One day long ago, I stood at a window rocking a sickly toddler on my arms while looking at the purplish-gray evening sky. A flock of seagulls flew by, seemingly in a hurry to get from wherever they came from to wherever they were headed.

I was struck by the intentionality of their flight.

“Look at the birds,” I said to the toddler. “Where do you think they are going?”

Without the slightest hesitation, he answered, “Getting noodles.”

I still don’t know how that little boy knew what the seagulls were up to, why they would get noodles, or where, and I still sometimes contemplate why animals do what they are doing and how they know to do it.

In science, we like to connect every action to life’s basic needs like getting food, water, shelter or a mate, or defending those things from threats. I can’t help but think that the intentions of animals are much more complicated and purposeful.

What triggers a seagull sitting on a beach somewhere to suddenly take flight and find noodle-shaped worms many miles away in the mudflats of another intertidal area? What makes a sea lion decide to leave one haul-out site and visit another? How does a penguin in a colony of thousands decide which individual of the other gender to court and spend its life with?

“Intentionality is a philosophical concept defined as the power of minds to be about, to represent or to stand for, things, properties and states of affairs,” it reads in Wikipedia. 

In my opinion, intentionality is an approach to life. Some people live with intentionality; they have a purpose and a goal and live every day with the intention of getting closer to that goal.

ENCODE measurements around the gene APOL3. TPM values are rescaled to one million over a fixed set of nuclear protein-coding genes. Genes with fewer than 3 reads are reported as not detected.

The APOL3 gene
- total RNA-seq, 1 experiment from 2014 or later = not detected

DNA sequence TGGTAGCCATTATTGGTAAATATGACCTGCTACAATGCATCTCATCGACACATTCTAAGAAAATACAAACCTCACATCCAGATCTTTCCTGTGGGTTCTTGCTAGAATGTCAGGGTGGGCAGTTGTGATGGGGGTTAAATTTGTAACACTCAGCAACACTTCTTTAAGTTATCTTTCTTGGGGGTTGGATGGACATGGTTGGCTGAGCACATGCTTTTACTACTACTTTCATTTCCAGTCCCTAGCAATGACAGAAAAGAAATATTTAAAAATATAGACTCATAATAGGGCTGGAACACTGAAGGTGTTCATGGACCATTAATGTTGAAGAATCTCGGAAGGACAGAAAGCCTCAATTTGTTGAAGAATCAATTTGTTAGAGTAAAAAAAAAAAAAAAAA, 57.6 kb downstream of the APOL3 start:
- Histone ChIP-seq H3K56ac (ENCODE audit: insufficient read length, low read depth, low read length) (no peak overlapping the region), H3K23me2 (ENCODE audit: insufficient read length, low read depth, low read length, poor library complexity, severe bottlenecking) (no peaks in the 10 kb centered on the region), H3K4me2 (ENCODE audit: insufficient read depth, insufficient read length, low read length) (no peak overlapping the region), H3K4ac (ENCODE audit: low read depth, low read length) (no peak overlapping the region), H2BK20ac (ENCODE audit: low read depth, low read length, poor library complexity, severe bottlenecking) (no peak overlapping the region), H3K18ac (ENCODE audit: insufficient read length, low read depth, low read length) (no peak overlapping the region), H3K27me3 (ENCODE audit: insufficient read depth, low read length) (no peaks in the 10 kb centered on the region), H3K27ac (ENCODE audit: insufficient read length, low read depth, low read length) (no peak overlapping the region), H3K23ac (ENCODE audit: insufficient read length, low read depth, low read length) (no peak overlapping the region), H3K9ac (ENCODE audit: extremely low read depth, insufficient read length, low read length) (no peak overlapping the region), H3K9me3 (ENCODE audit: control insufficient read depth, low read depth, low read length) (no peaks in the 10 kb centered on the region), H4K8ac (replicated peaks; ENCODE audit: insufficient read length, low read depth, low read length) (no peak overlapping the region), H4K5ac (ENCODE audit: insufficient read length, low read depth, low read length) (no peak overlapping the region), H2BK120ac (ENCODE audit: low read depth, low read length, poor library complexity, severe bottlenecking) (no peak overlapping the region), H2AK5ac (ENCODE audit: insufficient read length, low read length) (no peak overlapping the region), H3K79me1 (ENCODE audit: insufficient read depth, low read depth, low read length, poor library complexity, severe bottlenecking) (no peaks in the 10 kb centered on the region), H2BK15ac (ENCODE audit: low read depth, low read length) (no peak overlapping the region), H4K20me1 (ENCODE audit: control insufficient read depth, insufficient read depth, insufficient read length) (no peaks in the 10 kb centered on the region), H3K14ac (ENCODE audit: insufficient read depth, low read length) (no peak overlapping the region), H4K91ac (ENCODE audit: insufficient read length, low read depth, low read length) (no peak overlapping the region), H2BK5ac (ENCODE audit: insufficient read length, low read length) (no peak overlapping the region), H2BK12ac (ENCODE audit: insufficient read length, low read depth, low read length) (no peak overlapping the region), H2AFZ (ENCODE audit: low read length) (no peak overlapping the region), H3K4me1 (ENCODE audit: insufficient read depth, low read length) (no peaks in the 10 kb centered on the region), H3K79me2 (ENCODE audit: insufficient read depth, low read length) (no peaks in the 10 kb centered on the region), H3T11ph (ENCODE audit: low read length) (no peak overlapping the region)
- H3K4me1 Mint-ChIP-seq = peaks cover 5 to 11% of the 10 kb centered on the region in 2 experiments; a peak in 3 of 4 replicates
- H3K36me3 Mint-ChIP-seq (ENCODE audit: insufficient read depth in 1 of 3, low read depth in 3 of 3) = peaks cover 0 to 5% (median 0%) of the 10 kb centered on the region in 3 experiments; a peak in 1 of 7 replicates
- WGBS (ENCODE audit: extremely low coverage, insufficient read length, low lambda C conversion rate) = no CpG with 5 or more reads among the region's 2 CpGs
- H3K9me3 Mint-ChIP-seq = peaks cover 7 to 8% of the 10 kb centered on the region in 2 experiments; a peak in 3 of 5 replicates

On the other hand, there are people, or times in the lives of people, where intentionality is lost and every day is taken one step at a time, while the greater goal or purpose remains shrouded.  

I believe that in the case of the flight of a group of seagulls for the acquisition of noodles in the next bay, the intentions are rather simple and connected to basic physical needs. 

However, when contemplating the flight of terns over thousands of miles between their summer nesting grounds and their overwintering areas, there must be a deeper driving force. 

Likewise, in people there may be a goal that encompasses certain possessions, a status of life and perhaps the fulfillment of certain fantasies, but fades once those goals are achieved. 

Intentional and passionate people are all about achieving something meaningful in their lifetime. These people have reached an understanding of the thing that guides their life beyond the daily needs and haves. Those are the ones fighting for a cause, organizing action or resistance, and pledging themselves to a greater good.

Sometimes, life gives you lemons, and sometimes a coronavirus pandemic. Some people adjust easily and make lemonade, and some profit from the virus crisis.

Most others take longer to adjust to the new circumstances. Wearing a mask was so awkward in the beginning, and I used to wonder why people were driving around alone in their cars wearing a mask when there was no chance of contracting or spreading a virus.

Now, I sometimes forget to take off my own mask when leaving a store and driving home, especially when it is cold outside and the mask provides a little extra warmth to the face.

“You will adapt,” one of my favorite Star Trek characters would say. 

Many a life has been severely impacted and rerouted by this worldwide disruption. I am not one to lose hope too easily, and I think that some good may come out of this.

Perhaps it helps some people to find intentionality, something that is bigger than the everyday needs and worries, a goal that is worth following despite, or because of, the obstacles and challenges.

I am confident that when I look out the window into the setting sun, there will be groups moving in one direction, following a common greater goal, perhaps getting noodles. It’s an amazing world and this is a time for everyone to contemplate why we are in it.

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